- Cut buns through the center but avoid cutting all the way through. You want a bun that resembles a hot dog bun. Place buns cut side up on your prepared baking sheet.
- Spread butter on each side then toast in preheated oven about 2 – 3 minutes. Remove baking sheet from oven and turn off. ** Keep oven door shut to retain the heat if you plan to fully melt cheese.
** Keep in mind Picante provolone takes on a more intense flavor when melted. For this reason, you may only want to let the heat from the rolls and the meat 'melt' the cheese rather than placing back into a still warm oven to melt completely.
- Plan to use about 1/2 cup of beef for each roll. Using the tongs, layer beef over rolls and top with 2 folded pieces of the Picante provolone. Add additional beef atop the provolone. Gently press both sides of the roll together. They will not stay, but you are "marrying" the unmelted cheese with the meat and onions which will help to hasten the melting.
- Once each sandwich is assembled, place the baking sheet with the sandwiches back into the now 'off' oven. Leave for 2 minutes or until the provolone is as melted as you prefer it.
- Serve warm with individual bowls or ramekins of au jus for dipping.
Looks so good!
Thank you David! And really, THANK YOU!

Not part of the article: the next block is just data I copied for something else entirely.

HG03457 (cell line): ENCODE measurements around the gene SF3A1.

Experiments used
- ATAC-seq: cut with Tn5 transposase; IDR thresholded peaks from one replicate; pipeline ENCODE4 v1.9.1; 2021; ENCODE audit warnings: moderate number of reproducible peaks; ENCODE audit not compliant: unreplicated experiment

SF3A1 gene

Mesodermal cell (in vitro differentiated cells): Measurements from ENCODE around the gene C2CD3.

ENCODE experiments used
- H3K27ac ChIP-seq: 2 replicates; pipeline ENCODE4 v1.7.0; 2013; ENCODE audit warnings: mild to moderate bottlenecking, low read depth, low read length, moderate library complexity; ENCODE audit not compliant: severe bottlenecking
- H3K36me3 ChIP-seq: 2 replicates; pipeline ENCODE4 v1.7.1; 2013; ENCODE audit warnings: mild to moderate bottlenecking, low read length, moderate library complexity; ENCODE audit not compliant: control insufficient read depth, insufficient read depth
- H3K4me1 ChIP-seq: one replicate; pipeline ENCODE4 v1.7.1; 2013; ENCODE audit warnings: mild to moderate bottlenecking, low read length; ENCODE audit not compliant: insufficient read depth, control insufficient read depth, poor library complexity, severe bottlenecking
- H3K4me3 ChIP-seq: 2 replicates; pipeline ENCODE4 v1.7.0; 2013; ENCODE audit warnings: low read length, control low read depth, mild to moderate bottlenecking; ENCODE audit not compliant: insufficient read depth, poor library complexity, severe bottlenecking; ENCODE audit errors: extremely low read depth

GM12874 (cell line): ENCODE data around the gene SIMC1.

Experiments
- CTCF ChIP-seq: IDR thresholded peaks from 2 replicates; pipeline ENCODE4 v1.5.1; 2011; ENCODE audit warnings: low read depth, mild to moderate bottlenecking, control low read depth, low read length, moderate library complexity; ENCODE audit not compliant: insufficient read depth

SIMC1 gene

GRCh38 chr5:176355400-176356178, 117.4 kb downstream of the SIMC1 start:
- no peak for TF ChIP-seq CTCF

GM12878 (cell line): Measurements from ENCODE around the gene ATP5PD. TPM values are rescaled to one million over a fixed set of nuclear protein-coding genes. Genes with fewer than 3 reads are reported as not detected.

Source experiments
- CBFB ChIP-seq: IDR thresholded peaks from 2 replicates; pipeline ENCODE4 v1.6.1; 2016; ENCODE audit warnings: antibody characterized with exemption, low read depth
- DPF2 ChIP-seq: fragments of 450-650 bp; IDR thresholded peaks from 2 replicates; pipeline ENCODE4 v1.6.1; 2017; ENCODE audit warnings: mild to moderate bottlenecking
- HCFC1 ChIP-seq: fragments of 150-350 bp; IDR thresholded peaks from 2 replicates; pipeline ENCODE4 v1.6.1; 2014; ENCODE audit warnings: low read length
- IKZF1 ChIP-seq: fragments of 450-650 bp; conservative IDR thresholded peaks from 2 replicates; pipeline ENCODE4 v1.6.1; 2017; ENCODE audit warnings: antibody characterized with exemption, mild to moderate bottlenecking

Now this is a sandwich! I love the addition of rosemary to add an extra layer of flavour. Yum!
Keen eye, Robyn! That sprig of rosemary makes this entire recipe! THANK YOU!
This looks so fantastic!! I’m drooling!!
Thank you Christine! I like little rolls for this so they can be over-stuffed with what counts 🙂
This does look extremely tasty – thanks for sharing with Fiesta Friday.
Thank you for having me, and looking forward to future parties!
This looks absolutely delicious! I’ve made French dip sandwiches before, but never anything that looked remotely this tasty. Thank you for the recipe!
And thanks so much for joining the Grace at Home party at Imparting Grace. I’m featuring you this week!
Richella, thank you for taking time from your day to send this compliment – it means an awful lot! I may be biased, but it’s the au jus that’s more like a gravy in this method that makes it 🙂 x – Jenny
I can’t wait to try this!!
Oh goodness Deb, yes! PLEASE DO! I am SO GLAD to see you on NEA – miss our chats!!! x – Jenny
When do you add the minced garlic?
Dianne, how clumsy of me to have left the poor little garlic’s role right out of the instructions! Thank you for bringing it to my attention, and I have just made the correction. After the onions have properly caramelized down, add the garlic and stir to combine, cooking just 1 minute more. You want it fragrant, but not browned. Please let me know how you end up enjoying the sandwiches! x – Jenny